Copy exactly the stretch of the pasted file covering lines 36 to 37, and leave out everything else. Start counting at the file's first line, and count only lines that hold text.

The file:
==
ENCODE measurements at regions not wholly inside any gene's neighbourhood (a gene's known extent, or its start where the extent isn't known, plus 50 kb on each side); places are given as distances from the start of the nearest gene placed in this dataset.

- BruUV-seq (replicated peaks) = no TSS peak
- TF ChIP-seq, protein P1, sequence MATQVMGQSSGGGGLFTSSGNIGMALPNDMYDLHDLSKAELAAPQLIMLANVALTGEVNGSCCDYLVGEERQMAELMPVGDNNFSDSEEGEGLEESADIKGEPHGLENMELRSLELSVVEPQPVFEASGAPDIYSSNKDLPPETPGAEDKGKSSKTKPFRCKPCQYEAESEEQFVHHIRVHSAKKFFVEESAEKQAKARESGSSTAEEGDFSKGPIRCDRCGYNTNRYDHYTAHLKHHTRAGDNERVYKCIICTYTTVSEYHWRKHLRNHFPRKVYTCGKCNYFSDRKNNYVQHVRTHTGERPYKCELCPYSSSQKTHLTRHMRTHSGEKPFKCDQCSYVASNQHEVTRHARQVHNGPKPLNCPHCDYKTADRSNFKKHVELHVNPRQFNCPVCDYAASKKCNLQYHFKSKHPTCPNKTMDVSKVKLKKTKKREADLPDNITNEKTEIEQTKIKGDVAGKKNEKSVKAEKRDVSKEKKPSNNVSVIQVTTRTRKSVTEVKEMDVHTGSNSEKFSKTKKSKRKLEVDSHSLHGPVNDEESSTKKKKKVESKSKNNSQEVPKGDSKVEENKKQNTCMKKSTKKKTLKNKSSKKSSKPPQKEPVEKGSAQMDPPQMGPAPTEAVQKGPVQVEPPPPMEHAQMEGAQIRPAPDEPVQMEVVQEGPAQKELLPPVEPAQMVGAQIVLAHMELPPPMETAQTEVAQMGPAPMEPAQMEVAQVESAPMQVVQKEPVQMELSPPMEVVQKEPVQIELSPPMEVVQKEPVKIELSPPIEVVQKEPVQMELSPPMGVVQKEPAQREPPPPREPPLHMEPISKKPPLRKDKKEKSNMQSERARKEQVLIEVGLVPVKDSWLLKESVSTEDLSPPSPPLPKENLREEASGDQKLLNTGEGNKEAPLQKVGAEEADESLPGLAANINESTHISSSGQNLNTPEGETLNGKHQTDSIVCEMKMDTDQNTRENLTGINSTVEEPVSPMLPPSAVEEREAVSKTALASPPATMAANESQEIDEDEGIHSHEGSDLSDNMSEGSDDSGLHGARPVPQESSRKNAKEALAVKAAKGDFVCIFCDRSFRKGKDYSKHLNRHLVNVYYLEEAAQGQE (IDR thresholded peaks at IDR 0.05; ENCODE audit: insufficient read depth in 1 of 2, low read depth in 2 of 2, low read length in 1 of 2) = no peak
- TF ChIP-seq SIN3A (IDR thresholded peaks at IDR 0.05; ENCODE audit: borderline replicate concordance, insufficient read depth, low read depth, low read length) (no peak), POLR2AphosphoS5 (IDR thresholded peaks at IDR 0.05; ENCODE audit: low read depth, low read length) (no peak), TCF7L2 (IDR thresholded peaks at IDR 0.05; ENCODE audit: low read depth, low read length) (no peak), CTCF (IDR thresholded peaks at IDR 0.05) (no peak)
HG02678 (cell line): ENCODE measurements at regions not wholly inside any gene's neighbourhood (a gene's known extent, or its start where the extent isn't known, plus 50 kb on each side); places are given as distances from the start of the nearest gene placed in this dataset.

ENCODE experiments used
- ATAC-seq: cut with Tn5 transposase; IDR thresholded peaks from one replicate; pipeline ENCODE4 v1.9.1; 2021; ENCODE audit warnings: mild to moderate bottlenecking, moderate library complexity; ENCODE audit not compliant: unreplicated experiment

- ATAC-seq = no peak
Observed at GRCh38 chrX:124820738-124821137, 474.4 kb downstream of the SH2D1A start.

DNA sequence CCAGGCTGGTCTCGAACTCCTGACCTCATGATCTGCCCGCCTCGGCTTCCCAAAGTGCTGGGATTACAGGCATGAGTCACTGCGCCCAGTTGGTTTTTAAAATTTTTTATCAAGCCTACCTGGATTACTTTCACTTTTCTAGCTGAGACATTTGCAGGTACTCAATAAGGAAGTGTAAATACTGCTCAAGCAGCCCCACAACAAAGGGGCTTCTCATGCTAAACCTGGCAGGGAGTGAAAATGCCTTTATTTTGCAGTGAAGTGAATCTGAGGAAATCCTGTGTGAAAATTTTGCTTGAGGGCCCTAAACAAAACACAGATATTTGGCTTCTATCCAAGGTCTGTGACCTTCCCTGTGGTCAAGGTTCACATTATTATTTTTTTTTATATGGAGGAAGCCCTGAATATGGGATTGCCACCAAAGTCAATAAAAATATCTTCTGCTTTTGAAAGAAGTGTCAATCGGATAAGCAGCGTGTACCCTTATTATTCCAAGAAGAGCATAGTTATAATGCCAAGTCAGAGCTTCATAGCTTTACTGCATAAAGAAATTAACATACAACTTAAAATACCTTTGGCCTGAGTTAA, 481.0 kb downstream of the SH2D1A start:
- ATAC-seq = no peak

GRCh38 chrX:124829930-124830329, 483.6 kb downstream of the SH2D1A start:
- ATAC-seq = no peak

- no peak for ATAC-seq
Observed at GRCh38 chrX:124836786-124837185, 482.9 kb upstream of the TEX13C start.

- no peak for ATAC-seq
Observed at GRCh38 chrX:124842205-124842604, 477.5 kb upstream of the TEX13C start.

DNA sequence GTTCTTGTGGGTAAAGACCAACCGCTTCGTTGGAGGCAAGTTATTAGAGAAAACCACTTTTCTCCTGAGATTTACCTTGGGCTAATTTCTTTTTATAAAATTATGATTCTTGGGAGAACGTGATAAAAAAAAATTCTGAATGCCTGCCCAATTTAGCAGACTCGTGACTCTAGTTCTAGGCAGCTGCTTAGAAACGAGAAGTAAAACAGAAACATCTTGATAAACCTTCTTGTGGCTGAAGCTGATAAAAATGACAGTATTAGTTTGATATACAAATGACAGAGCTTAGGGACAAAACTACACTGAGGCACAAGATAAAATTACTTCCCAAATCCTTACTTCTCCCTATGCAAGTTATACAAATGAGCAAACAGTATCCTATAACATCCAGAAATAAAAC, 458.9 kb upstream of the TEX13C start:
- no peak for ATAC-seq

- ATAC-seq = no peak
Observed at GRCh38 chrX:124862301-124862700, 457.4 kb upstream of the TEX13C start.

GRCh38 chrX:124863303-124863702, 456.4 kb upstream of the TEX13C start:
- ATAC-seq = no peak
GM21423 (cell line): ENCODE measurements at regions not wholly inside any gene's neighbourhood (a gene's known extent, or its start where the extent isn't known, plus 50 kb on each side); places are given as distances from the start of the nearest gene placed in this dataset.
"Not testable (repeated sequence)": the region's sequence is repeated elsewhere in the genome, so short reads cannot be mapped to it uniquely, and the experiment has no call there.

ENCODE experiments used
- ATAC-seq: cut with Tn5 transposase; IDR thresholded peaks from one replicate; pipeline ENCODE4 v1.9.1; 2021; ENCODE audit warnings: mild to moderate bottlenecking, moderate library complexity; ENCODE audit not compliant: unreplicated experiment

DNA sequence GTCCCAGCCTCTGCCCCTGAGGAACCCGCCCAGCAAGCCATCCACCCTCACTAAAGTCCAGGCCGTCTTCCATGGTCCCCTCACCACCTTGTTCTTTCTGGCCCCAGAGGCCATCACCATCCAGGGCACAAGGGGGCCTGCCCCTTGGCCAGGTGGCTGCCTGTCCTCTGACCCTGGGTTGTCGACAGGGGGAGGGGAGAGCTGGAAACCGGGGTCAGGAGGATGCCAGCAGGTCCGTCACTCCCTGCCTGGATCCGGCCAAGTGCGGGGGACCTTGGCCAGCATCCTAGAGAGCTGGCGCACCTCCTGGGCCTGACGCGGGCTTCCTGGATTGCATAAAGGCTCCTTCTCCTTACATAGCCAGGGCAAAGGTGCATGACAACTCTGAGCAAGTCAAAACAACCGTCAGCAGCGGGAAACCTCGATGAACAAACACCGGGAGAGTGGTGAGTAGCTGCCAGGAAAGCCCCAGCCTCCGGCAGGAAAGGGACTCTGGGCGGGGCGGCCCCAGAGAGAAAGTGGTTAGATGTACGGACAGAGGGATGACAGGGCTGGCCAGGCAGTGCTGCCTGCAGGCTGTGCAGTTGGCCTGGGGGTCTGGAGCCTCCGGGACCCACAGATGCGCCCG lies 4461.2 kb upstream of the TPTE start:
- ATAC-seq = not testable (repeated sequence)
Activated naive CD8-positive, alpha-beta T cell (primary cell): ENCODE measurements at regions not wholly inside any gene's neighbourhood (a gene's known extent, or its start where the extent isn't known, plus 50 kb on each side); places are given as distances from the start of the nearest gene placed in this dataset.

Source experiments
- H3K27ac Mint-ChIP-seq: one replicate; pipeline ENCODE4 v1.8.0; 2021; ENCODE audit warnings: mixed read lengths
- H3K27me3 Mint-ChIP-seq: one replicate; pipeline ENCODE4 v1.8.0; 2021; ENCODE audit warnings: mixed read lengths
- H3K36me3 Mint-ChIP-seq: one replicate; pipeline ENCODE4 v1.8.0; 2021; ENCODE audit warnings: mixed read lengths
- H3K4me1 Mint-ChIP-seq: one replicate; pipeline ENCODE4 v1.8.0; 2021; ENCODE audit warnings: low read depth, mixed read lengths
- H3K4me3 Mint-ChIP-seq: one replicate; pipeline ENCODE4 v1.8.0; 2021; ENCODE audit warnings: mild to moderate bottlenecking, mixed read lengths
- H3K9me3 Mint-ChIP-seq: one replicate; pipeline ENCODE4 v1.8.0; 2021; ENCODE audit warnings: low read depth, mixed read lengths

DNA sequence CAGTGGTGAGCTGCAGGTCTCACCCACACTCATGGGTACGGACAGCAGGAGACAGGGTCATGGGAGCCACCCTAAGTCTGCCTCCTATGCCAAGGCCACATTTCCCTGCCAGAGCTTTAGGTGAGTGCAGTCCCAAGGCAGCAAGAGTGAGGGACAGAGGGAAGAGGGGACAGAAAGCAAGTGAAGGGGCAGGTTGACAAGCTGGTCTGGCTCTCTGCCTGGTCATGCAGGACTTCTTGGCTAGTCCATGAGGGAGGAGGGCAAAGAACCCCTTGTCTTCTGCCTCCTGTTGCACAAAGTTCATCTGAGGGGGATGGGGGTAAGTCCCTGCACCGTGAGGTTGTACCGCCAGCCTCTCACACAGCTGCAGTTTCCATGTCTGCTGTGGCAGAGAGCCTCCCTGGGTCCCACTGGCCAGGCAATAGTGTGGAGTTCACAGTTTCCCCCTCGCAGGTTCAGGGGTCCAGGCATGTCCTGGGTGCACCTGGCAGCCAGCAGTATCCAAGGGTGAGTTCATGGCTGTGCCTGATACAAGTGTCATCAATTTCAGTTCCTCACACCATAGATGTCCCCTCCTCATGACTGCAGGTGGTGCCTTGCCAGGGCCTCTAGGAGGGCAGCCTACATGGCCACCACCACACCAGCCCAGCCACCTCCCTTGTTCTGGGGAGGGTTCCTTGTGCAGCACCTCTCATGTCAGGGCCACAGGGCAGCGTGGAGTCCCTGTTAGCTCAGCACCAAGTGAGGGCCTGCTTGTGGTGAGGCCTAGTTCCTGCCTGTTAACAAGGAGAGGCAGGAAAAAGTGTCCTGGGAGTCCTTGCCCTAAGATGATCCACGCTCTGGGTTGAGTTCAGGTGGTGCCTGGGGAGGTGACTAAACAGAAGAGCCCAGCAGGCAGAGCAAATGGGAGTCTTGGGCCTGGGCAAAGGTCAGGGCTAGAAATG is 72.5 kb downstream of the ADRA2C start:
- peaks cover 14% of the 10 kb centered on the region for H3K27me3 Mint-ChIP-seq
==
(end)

- H3K4me3 Mint-ChIP-seq: one replicate; pipeline ENCODE4 v1.8.0; 2021; ENCODE audit warnings: mild to moderate bottlenecking, mixed read lengths
- H3K9me3 Mint-ChIP-seq: one replicate; pipeline ENCODE4 v1.8.0; 2021; ENCODE audit warnings: low read depth, mixed read lengths